Double, or…. Something
For the most part of his life, Jack Anderson has been plagued by a
mysterious disease that makes him a weakling and unable to live the
normal life of a teenager. Over the summer, he is shipped off by his
parents to a special hospital located in a remote desert-like area
where he is to undergo a groundbreaking treatment. After enduring
months of questionable medical experiments performed by a group of
doctors who are supposed to help him get better but in reality are
keeping him sick on purpose all in the name of medical research, Jack
escapes from the clandestine medical facility and heads for home.
While Jack was being experimented on against his will, a clone of himself
named Hyde was sent to his hometown as an imposter. Enter Jack’s
good friend Kayle — “The Freakazoid” — and Claire — Jack’s
longtime girlfriend — who begin to see the chinks in facade. To
complicate matters, Hyde can’t stand the sight of Claire and begins
to develop romantic feelings for Kayle.
When Jack returns home, he comes face to face with his clone and while at
first the two boys can’t stand the sight of one another, they soon
stumble upon the plan to destroy them both and become allies to fight
for their right to co-exist.
School— the bane of just about every teenager’s existence. You all know how I feel about it. I don’t think I can find anyone who actually likes being there. Even the vast majority of the popular kids hold a special loathing for the place, and that’s saying a lot because they’re, you know, the popular kids. Their only advantage is they somehow figured out how to make the institution known as high school, bearable.
I’d almost be jealous if it didn’t mean sinking to the level of conformity required to fit in. Is there something wrong with partaking in school spirit and going to the weekly big game? No, but those things also didn’t meet my interests, so why should I feel the pressure to go to them? Why should I be outcast for doing my own thing? Being one with the crowd just for the sake of belonging feels an awful lot like selling out to me. Even at sixteen-years-young, I know that selling out is not worth it—ever.
If I didn’t need a high school diploma to get a decent job I actually liked, I probably would have dropped out as soon as I was legally allowed to. However, I’ve put in so much time at Becker High, I need to finish if only so I don’t feel like I’ve wasted so much of my life there.
To my advantage, I do get the privilege of roaming through the hallways unnoticed. People stay out of my way, and I stay out of theirs. Do they whisper about me behind my back? Of course they do. If there is a catty girl in the school who doesn’t hate my guts, I would have to wonder if I had landed in another dimension. When aren’t high school girls being catty? Am I right? Even I find myself partaking in the sport every so often—only out of self-defense. Though, I swear, taking the high road is a lot easier said than done when the same five people like to push every single one of my buttons. Yup, that’s right. I’m about to go on a Jack rant. Okay, maybe not a rant, but another story about him. Why do all of my interesting stories have to revolve around him?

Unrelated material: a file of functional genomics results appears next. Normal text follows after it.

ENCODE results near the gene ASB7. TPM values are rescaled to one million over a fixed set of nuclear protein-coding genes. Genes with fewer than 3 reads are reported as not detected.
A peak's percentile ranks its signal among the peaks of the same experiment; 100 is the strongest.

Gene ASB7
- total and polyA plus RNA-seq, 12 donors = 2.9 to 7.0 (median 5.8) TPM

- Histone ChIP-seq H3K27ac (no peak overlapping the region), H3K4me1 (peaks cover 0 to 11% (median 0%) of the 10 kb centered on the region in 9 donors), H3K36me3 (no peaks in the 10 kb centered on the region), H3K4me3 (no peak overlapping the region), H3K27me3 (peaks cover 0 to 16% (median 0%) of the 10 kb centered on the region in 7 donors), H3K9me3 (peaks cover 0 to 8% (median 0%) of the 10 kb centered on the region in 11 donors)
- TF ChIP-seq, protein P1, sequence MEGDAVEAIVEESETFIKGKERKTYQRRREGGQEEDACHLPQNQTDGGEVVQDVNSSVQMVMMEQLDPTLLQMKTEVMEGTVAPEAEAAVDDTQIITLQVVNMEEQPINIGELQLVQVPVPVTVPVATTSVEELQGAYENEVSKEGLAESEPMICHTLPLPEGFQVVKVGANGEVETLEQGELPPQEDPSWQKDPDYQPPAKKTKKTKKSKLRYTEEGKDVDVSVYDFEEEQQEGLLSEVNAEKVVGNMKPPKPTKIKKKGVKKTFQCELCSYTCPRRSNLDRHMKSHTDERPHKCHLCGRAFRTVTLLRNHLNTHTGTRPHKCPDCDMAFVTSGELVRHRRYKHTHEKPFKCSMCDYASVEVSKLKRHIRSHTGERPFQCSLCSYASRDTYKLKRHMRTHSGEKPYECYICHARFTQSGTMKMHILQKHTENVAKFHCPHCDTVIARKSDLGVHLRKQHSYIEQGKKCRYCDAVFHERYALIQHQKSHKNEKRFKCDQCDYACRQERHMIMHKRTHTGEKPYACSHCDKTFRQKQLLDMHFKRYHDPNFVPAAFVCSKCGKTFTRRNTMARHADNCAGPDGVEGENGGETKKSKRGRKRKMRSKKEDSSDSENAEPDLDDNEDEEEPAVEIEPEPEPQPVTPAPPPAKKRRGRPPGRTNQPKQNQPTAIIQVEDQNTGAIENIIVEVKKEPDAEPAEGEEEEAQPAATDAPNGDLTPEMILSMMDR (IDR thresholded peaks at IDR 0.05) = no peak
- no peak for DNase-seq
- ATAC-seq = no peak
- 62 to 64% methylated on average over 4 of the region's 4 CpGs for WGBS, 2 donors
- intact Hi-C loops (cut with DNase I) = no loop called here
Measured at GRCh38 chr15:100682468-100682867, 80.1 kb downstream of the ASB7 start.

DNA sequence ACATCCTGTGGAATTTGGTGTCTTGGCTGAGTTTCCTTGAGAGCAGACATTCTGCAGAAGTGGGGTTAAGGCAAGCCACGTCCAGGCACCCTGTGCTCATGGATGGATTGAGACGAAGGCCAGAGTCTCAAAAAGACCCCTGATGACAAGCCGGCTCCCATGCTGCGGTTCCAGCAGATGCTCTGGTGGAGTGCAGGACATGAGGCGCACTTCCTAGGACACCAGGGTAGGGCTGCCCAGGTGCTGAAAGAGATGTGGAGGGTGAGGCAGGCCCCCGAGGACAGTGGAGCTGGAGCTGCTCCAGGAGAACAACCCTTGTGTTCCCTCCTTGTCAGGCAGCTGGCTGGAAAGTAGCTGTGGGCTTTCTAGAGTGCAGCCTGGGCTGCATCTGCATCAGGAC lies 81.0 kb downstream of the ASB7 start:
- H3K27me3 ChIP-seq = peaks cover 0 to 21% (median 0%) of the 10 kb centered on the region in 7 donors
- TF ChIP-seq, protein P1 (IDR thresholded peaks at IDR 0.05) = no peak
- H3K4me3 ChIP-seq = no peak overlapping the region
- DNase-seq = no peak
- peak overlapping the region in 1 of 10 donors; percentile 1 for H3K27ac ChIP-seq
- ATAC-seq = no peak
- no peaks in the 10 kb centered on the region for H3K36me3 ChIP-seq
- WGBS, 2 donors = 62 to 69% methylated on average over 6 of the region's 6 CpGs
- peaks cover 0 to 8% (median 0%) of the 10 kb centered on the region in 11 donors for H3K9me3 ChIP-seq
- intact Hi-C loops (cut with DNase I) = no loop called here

Yes, that’s right, Jack Andersen—the sick kid who happens to be my locker neighbor. For those of you who are new to my blog, I’ll give a brief history lesson. Like most of the students in my class, I’ve known him since preschool. During assemblies we almost always have to sit by one another whenever the grade is organized by alphabet.
Jack used to be sweet. I used to feel bad for him. Used to.
The guy is always in and out of the hospital. Jack suffers from some bizarre illness that affects all of five people on the entire planet—or so the rumors say. Having known him for so long, I’ve witnessed enough of his poor health to know for fact he is in rough shape. The sickly pale color of his skin is sometimes even tinted with green on especially bad days. Oh, and how thin he is, like he only has enough muscle to keep himself alive and moving and nothing more. The frailness is another thing. One wrong move and he could be on his way to the ER with a broken bone. I’ve watched it happen many times.
Cloud S. Riser is a Minnesota native. She has lived in Minnesota her whole
life. She will probably remain there for her whole life too. The
mother of The Squid, Skyscraper, and two cats, her life is definitely
never dull. An adventure she braves with her husband. In order to
stay sane, she creates massive amounts of fiction which she has
decided to share with the rest of the world for the simple reason of:
she is a storyteller.
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